Also in the urban sector, there are also ITS technologies available to private and public public-goods providers who have vehicle fleets (of cars, trucks, bicycles) operating on the roadways.  This category includes solid waste disposal service providers, postal and delivery companies.  For example, ITS solutions can be applied to assist solid waste companies to dynamically determine their rubbish pick-up routing to only service rubbish bins that are near-full or otherwise pick-up is requested.  Application of these technologies and policies, combined with a regional volume- and/or weight-based rubbish pricing regime, can lead to benefits such as significant savings in fleet fuel consumption and labor costs, reduction of congestion, improvement of air-quality and reduction in the amounts of solid-waste generation, savings to residents in terms of taxes and rubbish removal fees and enhanced corporate profits for solid waste disposal companies.   Similarly, in terms of the local "last mile" postal and parcel, goods and food delivery fleet operators, there are many opportunities for postal service providers and delivery companies to integrate their fleets and services, within the existing multi-modal transportation network through ITS technologies.  Through innovative public and private partnerships and ITS technological applications, there are many opportunities for postal and delivery operators to enhance their operations by utilizing the full available infrastructure and potential human capacities of the regional multi-modal network (including rail/metro/tram/bus/road/waterway/bicycle/pedestrian networks, partnered carriers, auto/van/bicycle/scooter-sharing networks.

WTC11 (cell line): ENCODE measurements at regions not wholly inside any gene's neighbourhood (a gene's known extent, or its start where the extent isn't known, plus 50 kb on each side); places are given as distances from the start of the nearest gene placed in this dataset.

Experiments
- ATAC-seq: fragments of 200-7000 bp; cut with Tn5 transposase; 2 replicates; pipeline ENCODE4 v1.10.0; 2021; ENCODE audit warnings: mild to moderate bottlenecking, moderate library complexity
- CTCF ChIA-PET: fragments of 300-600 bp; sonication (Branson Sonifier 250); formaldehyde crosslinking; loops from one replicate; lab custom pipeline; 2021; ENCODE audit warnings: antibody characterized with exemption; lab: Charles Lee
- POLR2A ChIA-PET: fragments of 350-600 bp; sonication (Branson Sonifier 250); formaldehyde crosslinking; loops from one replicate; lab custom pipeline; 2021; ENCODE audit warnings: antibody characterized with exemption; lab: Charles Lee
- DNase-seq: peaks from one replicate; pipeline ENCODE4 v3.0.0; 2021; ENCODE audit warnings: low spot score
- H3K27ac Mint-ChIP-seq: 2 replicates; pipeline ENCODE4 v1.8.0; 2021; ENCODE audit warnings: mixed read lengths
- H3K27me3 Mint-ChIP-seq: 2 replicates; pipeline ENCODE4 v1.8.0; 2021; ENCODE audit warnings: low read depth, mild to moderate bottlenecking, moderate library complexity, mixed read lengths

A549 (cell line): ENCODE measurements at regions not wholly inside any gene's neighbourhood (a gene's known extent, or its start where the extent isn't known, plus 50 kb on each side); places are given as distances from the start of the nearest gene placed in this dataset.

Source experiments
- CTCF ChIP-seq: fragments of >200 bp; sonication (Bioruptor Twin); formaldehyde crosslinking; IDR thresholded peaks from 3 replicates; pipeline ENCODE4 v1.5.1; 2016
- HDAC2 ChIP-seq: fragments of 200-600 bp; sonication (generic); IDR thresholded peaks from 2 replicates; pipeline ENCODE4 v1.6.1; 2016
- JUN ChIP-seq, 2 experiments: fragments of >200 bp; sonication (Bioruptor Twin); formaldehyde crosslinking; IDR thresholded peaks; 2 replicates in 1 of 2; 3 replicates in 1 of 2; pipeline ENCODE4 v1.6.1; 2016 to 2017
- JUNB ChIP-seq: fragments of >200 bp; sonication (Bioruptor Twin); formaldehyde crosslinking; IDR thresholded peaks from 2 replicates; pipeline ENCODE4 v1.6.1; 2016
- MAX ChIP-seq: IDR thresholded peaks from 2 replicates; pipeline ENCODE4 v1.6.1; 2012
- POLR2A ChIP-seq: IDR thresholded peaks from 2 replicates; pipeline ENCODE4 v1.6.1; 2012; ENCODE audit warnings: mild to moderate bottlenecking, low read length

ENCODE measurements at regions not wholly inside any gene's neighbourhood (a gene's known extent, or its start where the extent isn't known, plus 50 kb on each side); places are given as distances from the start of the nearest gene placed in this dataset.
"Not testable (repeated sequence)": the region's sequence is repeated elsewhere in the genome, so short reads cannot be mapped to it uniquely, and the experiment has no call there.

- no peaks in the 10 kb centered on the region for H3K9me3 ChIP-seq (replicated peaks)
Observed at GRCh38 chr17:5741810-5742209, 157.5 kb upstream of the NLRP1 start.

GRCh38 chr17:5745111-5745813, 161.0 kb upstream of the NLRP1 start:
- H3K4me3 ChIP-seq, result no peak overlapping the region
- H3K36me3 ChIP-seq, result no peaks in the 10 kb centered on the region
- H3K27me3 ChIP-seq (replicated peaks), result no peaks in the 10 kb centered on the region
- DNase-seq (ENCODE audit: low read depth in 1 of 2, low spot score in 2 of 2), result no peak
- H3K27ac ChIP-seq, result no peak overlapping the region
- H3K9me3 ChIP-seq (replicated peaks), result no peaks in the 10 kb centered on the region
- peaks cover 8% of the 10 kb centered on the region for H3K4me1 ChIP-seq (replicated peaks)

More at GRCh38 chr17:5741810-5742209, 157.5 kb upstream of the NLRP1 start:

ITS technologies in the road sector.  In the roads sector, there are many ITS technological alternatives available for "open road" or "barrier-free" tolling and vignette systems.  Speed and red light sensors are also readily widely available to government agencies.  There are also many technological alternatives available which provide weight/distance transponders which may be required for registered commercial truck/lorry operators.  Demand-based, "congestion pricing", time-of-day toll lane technologies are also widely available, as previously discussed above.  Roadway ITS systems integrated with mobile navigation systems can also notify motorists of traffic congestions, construction zones, accidents and road closures which can allow re-routing via alternative routes.  Such integrated navigation technologies can also serve to notify motorists of the location, distance to and comparative pricing of fuel stations, e-charging stations, service plazas, restaurants, etc.